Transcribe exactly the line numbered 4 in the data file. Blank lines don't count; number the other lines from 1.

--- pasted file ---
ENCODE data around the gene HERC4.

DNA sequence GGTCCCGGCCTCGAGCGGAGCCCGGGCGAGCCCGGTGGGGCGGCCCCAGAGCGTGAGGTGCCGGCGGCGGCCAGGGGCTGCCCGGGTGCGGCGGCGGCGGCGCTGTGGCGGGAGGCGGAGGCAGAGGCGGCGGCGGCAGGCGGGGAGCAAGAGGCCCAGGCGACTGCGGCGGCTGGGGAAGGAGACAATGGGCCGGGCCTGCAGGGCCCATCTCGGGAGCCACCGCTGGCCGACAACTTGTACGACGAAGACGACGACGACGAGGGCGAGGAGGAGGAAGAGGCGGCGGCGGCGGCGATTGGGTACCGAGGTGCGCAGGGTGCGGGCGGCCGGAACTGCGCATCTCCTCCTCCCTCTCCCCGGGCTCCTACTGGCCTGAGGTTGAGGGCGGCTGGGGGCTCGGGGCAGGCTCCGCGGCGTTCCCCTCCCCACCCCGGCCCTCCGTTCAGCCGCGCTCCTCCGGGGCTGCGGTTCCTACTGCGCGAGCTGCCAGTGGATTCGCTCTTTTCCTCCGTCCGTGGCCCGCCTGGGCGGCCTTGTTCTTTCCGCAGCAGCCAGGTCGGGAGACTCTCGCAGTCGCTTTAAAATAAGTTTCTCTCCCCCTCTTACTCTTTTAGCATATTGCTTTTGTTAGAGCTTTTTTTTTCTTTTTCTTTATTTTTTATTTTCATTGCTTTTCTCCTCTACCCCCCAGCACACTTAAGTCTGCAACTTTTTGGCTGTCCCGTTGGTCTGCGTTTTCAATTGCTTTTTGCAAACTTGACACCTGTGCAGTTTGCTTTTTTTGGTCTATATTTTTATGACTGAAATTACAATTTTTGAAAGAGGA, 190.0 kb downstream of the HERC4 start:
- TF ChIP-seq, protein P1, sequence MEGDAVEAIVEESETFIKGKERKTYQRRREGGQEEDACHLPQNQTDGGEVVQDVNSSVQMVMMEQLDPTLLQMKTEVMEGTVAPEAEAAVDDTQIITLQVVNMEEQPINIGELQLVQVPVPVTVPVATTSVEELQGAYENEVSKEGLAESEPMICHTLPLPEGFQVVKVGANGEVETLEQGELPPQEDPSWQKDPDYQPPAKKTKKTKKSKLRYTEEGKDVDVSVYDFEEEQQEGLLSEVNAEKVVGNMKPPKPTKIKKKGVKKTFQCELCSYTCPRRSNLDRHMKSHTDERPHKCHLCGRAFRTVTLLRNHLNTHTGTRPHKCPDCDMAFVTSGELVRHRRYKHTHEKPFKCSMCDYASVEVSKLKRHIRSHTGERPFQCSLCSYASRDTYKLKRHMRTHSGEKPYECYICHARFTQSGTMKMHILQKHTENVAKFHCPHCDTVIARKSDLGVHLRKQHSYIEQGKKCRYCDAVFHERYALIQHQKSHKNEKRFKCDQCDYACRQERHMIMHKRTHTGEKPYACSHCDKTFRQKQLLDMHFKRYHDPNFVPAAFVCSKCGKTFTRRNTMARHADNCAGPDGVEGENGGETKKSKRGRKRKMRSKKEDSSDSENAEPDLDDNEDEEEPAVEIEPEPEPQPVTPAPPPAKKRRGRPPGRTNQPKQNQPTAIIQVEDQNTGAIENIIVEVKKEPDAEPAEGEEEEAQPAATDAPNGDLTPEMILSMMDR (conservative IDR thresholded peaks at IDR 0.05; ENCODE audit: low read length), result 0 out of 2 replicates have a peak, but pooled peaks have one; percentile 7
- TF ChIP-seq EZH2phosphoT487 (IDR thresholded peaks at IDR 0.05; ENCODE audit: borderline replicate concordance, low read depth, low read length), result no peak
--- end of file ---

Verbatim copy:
- TF ChIP-seq EZH2phosphoT487 (IDR thresholded peaks at IDR 0.05; ENCODE audit: borderline replicate concordance, low read depth, low read length), result no peak